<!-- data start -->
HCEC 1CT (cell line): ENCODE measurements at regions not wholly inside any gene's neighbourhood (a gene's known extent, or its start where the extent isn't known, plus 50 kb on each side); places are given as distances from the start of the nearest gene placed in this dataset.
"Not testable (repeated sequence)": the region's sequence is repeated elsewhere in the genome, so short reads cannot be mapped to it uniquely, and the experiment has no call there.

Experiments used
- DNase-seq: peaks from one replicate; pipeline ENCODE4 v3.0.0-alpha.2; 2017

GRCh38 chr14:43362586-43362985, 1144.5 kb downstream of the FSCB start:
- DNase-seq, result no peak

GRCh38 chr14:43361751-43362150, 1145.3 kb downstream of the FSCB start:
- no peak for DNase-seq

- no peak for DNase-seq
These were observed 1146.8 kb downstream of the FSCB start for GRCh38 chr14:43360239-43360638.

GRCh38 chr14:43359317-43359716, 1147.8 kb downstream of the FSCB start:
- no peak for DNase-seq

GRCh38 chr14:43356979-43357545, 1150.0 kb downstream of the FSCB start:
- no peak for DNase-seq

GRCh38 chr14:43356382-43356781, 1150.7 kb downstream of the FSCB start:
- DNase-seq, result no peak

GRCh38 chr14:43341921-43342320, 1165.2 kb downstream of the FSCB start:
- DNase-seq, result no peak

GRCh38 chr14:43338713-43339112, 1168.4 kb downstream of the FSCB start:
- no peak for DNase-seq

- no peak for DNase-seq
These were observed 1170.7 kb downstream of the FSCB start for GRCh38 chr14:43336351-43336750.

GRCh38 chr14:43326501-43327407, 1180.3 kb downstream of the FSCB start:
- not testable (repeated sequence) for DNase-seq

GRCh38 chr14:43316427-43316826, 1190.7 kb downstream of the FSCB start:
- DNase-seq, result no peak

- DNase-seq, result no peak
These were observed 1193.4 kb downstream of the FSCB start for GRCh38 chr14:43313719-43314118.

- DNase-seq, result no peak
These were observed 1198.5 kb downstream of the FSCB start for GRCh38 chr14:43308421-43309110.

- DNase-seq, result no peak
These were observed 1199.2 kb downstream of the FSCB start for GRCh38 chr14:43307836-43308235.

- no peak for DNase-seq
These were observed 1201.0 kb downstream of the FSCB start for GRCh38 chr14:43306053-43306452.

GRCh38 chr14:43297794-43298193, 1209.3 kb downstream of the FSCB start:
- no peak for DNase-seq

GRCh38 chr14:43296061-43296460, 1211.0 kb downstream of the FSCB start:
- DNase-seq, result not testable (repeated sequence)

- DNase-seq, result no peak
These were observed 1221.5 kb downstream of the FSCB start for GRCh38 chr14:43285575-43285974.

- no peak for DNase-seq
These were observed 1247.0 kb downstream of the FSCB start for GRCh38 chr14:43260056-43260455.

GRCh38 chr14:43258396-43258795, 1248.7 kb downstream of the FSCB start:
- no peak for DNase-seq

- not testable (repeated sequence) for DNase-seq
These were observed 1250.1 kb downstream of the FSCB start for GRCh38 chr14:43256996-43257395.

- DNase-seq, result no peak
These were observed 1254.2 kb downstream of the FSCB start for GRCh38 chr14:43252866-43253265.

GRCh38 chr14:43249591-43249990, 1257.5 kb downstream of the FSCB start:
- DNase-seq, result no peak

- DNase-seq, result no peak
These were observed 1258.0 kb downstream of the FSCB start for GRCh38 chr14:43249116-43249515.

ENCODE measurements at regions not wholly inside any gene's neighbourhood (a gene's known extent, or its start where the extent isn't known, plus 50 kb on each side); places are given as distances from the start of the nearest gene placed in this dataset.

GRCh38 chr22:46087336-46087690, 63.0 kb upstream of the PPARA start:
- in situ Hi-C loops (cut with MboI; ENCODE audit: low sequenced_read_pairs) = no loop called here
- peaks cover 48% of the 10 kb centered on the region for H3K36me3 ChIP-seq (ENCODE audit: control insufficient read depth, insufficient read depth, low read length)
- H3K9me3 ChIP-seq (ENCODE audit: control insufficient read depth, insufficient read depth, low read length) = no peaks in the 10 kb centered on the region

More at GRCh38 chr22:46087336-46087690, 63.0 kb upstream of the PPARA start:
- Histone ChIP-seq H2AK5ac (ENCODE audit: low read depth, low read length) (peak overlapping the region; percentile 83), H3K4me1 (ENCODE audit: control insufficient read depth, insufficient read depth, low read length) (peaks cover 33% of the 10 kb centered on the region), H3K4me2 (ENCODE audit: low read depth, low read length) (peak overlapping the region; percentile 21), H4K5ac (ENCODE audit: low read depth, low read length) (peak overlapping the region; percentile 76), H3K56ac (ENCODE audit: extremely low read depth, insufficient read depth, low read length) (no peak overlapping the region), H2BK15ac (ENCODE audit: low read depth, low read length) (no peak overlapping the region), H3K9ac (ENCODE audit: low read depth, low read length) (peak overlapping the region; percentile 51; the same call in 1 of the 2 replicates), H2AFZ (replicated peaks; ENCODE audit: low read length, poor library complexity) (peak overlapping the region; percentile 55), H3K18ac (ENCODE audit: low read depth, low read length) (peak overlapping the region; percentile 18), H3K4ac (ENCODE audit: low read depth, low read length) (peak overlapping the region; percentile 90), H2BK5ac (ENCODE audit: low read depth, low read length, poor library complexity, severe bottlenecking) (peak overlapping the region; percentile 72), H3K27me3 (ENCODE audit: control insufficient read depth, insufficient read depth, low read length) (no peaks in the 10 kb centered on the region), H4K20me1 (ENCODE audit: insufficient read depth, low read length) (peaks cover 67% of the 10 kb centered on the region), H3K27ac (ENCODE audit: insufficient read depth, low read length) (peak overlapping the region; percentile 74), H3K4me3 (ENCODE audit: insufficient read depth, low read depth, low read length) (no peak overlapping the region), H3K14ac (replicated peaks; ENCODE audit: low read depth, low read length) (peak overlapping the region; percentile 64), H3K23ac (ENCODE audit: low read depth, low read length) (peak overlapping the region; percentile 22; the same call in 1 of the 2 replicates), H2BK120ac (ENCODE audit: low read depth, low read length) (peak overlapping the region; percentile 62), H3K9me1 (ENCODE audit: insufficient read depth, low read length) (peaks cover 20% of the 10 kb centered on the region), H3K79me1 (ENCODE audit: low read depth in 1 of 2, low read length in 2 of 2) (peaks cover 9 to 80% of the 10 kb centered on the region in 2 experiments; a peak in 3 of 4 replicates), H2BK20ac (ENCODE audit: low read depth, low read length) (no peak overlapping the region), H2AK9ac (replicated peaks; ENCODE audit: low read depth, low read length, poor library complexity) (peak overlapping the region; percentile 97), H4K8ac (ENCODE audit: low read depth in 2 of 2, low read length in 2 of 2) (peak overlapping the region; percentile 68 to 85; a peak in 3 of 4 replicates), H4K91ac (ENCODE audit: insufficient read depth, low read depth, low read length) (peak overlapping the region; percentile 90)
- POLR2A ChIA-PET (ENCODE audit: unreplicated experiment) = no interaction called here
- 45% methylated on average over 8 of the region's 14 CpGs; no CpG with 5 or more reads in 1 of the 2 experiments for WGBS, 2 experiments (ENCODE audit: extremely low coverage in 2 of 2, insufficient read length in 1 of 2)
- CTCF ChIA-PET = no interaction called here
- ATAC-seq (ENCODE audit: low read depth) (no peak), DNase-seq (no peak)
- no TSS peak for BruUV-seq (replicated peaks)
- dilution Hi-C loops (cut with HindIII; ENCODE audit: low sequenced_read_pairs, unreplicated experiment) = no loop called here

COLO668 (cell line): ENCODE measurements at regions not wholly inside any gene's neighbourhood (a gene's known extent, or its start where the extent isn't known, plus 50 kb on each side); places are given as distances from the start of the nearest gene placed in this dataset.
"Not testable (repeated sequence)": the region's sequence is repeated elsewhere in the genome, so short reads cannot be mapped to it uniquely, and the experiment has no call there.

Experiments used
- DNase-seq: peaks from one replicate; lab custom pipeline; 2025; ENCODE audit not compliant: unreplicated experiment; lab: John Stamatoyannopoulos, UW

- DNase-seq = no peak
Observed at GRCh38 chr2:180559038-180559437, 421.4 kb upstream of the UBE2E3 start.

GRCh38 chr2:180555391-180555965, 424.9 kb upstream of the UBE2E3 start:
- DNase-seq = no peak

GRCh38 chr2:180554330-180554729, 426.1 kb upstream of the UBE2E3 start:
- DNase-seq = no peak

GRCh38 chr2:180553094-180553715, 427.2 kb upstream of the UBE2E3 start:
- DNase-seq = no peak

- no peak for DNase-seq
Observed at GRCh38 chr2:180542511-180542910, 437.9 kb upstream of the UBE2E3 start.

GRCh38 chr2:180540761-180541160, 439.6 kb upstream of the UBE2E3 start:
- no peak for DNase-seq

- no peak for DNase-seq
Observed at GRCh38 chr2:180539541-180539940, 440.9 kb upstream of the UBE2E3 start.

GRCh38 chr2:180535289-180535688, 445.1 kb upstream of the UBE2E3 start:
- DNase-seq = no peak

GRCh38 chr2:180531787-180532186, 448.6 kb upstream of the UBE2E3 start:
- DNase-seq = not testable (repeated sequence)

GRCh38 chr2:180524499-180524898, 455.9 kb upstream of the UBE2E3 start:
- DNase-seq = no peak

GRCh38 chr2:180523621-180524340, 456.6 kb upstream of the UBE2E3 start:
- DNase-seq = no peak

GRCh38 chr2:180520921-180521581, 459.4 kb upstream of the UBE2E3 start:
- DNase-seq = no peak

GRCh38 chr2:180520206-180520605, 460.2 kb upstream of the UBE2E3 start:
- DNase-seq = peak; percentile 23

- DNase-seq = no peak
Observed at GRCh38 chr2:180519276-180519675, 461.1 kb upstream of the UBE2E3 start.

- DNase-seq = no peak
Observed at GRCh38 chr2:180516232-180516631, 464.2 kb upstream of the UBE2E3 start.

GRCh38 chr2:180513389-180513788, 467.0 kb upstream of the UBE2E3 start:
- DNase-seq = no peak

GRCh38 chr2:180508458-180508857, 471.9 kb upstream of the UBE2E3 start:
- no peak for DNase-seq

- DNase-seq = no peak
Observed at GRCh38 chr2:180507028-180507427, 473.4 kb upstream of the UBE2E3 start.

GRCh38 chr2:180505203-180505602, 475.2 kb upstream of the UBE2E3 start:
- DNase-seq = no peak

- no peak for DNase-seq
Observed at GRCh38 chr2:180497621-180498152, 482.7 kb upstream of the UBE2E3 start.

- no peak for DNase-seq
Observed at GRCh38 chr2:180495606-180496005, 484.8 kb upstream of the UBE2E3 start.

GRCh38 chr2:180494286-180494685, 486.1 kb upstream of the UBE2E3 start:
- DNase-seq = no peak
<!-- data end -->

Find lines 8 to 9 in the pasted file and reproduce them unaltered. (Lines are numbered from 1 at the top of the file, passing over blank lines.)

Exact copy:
- no peak for DNase-seq

- no peak for DNase-seq